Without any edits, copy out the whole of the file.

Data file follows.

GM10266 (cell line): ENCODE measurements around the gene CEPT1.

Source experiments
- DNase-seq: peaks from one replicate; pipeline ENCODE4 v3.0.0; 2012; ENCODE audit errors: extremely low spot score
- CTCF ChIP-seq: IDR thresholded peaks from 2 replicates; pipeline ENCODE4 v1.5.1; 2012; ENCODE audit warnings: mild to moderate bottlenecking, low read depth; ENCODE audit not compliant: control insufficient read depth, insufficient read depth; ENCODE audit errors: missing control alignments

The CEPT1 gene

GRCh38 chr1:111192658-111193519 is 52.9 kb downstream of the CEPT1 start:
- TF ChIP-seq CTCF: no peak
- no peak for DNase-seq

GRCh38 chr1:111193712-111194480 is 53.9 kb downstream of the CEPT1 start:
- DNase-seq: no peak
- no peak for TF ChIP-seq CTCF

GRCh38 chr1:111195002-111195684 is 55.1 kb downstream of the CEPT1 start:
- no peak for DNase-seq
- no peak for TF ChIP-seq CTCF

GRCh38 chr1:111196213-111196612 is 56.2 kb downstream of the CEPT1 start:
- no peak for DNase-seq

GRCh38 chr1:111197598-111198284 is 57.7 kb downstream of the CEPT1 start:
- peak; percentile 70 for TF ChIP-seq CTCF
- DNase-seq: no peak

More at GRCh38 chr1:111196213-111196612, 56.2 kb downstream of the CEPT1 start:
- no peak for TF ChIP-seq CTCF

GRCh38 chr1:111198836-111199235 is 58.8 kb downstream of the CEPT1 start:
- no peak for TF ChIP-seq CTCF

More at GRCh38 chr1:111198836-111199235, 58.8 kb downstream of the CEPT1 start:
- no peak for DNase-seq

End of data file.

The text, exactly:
GM10266 (cell line): ENCODE measurements around the gene CEPT1.

Source experiments
- DNase-seq: peaks from one replicate; pipeline ENCODE4 v3.0.0; 2012; ENCODE audit errors: extremely low spot score
- CTCF ChIP-seq: IDR thresholded peaks from 2 replicates; pipeline ENCODE4 v1.5.1; 2012; ENCODE audit warnings: mild to moderate bottlenecking, low read depth; ENCODE audit not compliant: control insufficient read depth, insufficient read depth; ENCODE audit errors: missing control alignments

The CEPT1 gene

GRCh38 chr1:111192658-111193519 is 52.9 kb downstream of the CEPT1 start:
- TF ChIP-seq CTCF: no peak
- no peak for DNase-seq

GRCh38 chr1:111193712-111194480 is 53.9 kb downstream of the CEPT1 start:
- DNase-seq: no peak
- no peak for TF ChIP-seq CTCF

GRCh38 chr1:111195002-111195684 is 55.1 kb downstream of the CEPT1 start:
- no peak for DNase-seq
- no peak for TF ChIP-seq CTCF

GRCh38 chr1:111196213-111196612 is 56.2 kb downstream of the CEPT1 start:
- no peak for DNase-seq

GRCh38 chr1:111197598-111198284 is 57.7 kb downstream of the CEPT1 start:
- peak; percentile 70 for TF ChIP-seq CTCF
- DNase-seq: no peak

More at GRCh38 chr1:111196213-111196612, 56.2 kb downstream of the CEPT1 start:
- no peak for TF ChIP-seq CTCF

GRCh38 chr1:111198836-111199235 is 58.8 kb downstream of the CEPT1 start:
- no peak for TF ChIP-seq CTCF

More at GRCh38 chr1:111198836-111199235, 58.8 kb downstream of the CEPT1 start:
- no peak for DNase-seq